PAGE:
In what follows, we offer a short overview of the overarching capabilities of data architecture. These include user-centricity, elasticity, robustness, and the capacity to ensure the seamless flow of data at all times. Added to these are automation enablement, plus security and data governance considerations. These points from our checklist for what we perceive to be an anticipatory analytics ecosystem.
#big data #data science #big data analytics #data analysis #data architecture #data transformation #data platform #data strategy #cloud data platform #data acquisition
Our latest survey report suggests that as the overall Data Science and Analytics market evolves to adapt to the constantly changing economic and business environments, data scientists and AI practitioners should be aware of the skills and tools that the broader community is working on. A good grip in these skills will further help data science enthusiasts to get the best jobs that various industries in their data science functions are offering.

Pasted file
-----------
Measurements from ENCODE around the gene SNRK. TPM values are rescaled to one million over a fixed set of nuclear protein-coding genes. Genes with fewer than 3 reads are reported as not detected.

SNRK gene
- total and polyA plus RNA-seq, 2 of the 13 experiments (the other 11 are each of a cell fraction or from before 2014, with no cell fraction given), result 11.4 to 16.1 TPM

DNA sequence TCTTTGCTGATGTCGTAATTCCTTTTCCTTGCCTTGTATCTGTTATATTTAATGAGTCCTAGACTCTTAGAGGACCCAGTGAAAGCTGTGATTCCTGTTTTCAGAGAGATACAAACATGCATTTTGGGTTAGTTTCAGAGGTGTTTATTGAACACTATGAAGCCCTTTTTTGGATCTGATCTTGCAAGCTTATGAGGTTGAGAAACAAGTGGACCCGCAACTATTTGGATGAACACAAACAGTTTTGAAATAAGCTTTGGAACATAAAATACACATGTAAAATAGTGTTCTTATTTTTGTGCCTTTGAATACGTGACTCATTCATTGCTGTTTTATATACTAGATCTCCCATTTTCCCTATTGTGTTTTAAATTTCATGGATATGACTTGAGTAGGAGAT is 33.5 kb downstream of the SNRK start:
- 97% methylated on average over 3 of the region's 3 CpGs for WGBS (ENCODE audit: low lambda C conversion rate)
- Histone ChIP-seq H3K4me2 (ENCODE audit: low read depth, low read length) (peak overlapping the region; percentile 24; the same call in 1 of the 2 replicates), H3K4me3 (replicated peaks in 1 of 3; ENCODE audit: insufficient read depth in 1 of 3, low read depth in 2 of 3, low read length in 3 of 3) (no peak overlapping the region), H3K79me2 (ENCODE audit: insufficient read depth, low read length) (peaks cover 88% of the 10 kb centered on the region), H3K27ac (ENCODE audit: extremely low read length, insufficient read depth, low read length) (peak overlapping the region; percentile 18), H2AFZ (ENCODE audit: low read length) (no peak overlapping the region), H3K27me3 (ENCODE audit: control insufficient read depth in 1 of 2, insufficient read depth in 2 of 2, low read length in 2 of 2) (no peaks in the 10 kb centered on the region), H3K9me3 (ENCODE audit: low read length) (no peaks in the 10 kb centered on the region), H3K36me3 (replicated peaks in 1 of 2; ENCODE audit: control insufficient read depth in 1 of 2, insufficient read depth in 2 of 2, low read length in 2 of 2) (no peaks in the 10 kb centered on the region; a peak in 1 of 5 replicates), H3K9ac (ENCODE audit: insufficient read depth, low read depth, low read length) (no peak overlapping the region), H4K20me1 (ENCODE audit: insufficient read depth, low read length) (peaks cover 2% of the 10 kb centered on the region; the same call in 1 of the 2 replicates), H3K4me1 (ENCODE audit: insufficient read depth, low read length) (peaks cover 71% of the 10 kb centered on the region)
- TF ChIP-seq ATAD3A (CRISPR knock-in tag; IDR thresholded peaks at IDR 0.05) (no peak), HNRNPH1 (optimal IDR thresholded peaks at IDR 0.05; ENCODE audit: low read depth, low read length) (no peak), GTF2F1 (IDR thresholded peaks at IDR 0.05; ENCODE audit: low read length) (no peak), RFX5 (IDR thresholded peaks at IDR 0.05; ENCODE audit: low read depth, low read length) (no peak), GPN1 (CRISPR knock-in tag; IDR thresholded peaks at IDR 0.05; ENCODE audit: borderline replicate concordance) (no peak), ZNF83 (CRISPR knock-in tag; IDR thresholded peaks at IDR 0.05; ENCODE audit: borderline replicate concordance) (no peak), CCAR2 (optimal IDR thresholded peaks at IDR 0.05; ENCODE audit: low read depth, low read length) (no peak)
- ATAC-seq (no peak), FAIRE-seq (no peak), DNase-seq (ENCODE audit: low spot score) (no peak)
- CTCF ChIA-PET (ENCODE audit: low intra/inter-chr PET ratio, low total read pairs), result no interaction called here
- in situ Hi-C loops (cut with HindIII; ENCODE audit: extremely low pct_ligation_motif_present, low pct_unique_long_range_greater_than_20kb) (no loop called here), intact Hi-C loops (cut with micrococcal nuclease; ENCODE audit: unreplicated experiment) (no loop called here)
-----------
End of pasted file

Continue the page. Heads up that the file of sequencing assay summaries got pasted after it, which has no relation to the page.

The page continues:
In this article, we list down 50 latest job openings in data science that opened just last week.
(The jobs are sorted according to the years of experience r
Skills Required: Real-time anomaly detection solutions, NLP, text analytics, log analysis, cloud migration, AI planning, etc.
Skills Required: Data mining experience in Python, R, H2O and/or SAS, cross-functional, highly complex data science projects, SQL or SQL-like tools, among others.
Skills Required: Data modelling, database architecture, database design, database programming such as SQL, Python, etc., forecasting algorithms, cloud platforms, designing and developing ETL and ELT processes, etc.